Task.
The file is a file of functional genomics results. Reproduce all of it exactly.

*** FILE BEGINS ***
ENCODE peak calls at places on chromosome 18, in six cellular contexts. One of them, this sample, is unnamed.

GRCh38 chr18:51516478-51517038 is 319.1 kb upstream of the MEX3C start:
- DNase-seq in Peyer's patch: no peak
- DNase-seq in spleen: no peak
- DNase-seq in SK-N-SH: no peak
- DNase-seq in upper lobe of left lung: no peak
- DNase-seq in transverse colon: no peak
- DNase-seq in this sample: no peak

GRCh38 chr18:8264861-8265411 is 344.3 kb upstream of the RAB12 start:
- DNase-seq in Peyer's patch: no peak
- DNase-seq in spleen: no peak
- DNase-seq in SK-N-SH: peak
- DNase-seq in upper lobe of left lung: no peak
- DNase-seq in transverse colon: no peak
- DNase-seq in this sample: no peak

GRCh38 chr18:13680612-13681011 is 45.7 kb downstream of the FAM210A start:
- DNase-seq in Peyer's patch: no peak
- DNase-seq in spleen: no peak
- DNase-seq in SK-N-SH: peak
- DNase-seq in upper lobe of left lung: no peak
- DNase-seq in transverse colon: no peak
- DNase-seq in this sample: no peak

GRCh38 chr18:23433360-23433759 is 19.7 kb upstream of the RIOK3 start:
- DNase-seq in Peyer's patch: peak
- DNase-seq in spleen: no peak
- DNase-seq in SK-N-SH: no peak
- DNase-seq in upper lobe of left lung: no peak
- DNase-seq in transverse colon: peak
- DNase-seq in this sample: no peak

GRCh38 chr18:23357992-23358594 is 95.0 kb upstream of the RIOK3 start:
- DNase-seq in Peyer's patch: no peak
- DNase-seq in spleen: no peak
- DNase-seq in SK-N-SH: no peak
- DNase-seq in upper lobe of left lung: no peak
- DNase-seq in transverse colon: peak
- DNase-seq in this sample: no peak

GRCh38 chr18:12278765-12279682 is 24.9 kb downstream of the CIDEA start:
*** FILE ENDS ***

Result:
ENCODE peak calls at places on chromosome 18, in six cellular contexts. One of them, this sample, is unnamed.

GRCh38 chr18:51516478-51517038 is 319.1 kb upstream of the MEX3C start:
- DNase-seq in Peyer's patch: no peak
- DNase-seq in spleen: no peak
- DNase-seq in SK-N-SH: no peak
- DNase-seq in upper lobe of left lung: no peak
- DNase-seq in transverse colon: no peak
- DNase-seq in this sample: no peak

GRCh38 chr18:8264861-8265411 is 344.3 kb upstream of the RAB12 start:
- DNase-seq in Peyer's patch: no peak
- DNase-seq in spleen: no peak
- DNase-seq in SK-N-SH: peak
- DNase-seq in upper lobe of left lung: no peak
- DNase-seq in transverse colon: no peak
- DNase-seq in this sample: no peak

GRCh38 chr18:13680612-13681011 is 45.7 kb downstream of the FAM210A start:
- DNase-seq in Peyer's patch: no peak
- DNase-seq in spleen: no peak
- DNase-seq in SK-N-SH: peak
- DNase-seq in upper lobe of left lung: no peak
- DNase-seq in transverse colon: no peak
- DNase-seq in this sample: no peak

GRCh38 chr18:23433360-23433759 is 19.7 kb upstream of the RIOK3 start:
- DNase-seq in Peyer's patch: peak
- DNase-seq in spleen: no peak
- DNase-seq in SK-N-SH: no peak
- DNase-seq in upper lobe of left lung: no peak
- DNase-seq in transverse colon: peak
- DNase-seq in this sample: no peak

GRCh38 chr18:23357992-23358594 is 95.0 kb upstream of the RIOK3 start:
- DNase-seq in Peyer's patch: no peak
- DNase-seq in spleen: no peak
- DNase-seq in SK-N-SH: no peak
- DNase-seq in upper lobe of left lung: no peak
- DNase-seq in transverse colon: peak
- DNase-seq in this sample: no peak

GRCh38 chr18:12278765-12279682 is 24.9 kb downstream of the CIDEA start: